To the Native North Americans the birth of a white buffalo calf is iconic and is meant to bring the Aboriginal nations together and purify the spirit, mind and body. The story of the white buffalo has been told many ways and here I will attempt to paraphrase what I have read.
“It begins a summer long, long ago as the Lakota Sioux came together with their seven sacred council fires and camped. The people were starving and had sent out a small hunting party into the Black Hills of South Dakota. These two hunters soon came upon a young beautiful woman dressed all in white.
She says, “Go back to camp, for I will meet you there”. The holy woman teaches the Lakota people about the sacred pipe and everything around them is connected. She also teaches the mysteries of the Earth, how to pray and the proper path their tribes need to follow. Once it was time for the woman to leave she rolled on the ground four times while changing color each roll. She then turns into a white buffalo calf and was gone.
With the great trampling of hooves a great herd of buffalo surrounded the camp. From then on the buffalo were plentiful and the Lakota honored their pipe (1).”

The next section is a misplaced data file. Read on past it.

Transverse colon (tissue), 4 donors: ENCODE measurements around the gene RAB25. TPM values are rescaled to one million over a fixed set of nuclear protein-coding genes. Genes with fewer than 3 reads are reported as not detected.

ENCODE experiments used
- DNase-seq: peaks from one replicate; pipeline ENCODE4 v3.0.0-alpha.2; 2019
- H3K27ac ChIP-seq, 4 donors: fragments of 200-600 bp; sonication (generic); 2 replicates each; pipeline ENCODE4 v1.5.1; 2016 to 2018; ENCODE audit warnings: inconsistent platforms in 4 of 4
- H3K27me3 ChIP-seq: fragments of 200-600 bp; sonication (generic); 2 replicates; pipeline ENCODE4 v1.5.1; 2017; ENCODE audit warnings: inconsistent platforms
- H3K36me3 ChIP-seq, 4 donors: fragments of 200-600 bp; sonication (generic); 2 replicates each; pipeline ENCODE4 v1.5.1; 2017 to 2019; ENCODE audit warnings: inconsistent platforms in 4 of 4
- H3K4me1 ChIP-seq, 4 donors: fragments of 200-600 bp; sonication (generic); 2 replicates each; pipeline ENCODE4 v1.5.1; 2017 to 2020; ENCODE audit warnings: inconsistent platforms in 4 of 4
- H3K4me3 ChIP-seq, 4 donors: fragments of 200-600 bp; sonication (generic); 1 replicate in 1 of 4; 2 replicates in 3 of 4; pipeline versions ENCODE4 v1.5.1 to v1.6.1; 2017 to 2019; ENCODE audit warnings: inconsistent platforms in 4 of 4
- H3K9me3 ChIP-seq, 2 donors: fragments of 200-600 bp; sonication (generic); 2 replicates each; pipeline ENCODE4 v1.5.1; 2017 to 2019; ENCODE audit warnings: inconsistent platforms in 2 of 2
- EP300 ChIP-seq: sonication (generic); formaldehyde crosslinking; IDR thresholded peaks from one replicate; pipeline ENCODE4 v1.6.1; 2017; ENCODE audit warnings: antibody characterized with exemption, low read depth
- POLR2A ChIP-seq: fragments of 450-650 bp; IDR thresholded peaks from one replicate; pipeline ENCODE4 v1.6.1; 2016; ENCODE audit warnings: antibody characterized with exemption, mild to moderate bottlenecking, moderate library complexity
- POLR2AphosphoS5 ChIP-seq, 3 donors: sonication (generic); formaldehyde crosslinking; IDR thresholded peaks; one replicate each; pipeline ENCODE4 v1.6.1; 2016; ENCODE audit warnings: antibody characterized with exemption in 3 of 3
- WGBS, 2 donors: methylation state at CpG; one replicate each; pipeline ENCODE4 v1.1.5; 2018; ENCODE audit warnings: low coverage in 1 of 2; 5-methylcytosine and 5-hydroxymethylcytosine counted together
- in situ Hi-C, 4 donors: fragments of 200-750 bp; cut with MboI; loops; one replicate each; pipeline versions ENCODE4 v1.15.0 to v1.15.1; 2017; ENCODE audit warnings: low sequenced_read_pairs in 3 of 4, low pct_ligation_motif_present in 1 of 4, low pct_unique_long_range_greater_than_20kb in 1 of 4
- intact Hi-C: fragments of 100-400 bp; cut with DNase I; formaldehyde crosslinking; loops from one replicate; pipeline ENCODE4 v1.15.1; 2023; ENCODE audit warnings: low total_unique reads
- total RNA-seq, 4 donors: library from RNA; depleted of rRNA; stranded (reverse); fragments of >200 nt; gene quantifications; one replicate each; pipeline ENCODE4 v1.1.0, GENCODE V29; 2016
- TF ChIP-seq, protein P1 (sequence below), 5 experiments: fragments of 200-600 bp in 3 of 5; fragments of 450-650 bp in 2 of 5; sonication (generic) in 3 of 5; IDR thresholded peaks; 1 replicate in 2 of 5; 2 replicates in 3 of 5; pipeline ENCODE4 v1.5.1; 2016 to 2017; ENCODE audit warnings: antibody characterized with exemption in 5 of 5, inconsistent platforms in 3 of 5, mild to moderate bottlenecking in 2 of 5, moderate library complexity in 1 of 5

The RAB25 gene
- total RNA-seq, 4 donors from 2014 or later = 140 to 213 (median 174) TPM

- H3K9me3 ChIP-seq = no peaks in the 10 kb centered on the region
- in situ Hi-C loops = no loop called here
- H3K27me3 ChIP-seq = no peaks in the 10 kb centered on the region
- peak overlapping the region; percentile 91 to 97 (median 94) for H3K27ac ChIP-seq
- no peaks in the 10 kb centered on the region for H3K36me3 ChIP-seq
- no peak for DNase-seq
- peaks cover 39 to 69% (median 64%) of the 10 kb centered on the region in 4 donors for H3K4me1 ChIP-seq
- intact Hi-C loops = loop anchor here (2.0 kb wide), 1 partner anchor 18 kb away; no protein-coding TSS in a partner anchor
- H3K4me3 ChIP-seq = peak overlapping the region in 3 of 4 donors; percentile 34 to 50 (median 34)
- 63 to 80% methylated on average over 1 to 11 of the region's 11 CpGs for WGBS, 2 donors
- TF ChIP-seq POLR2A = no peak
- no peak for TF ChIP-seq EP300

For the Lakota people the story of the White Buffalo Calf Woman is extremely important. A story such as this contains within it a philosophy of the Lakota culture and only by learning the Lakota ways may someone perhaps gain a truer understanding of this sacred story.
(1) The Legend & Importance of the White Buffalo. (n.d.). The Legend & Importance of the White Buffalo. Retrieved November 10, 2013, from http://www.lightningmedicinecloud.com/legend.html
Picture - http://www.myharpblog.com/2013/09/the-great-white-buffalo.html
The Seven Teachings are part of the First Nations Peoples lives, living on the Prairies here in Canada
Suicide on reserves
Alcoholism on reserves
Pike Lake Culture Daylocal artist: Solomon Colomb 2002
A look back to The Oka Crisis, 13 years ago.Part of my Winter Count
Pearl exclaims;"Can I help you with your homework"
The ulu knife, traditionally the handle is made from caribou antler or walrus ivory. The blade was made of slate, until metal was introduced during the Fur Trade.
Art from Baffin Island.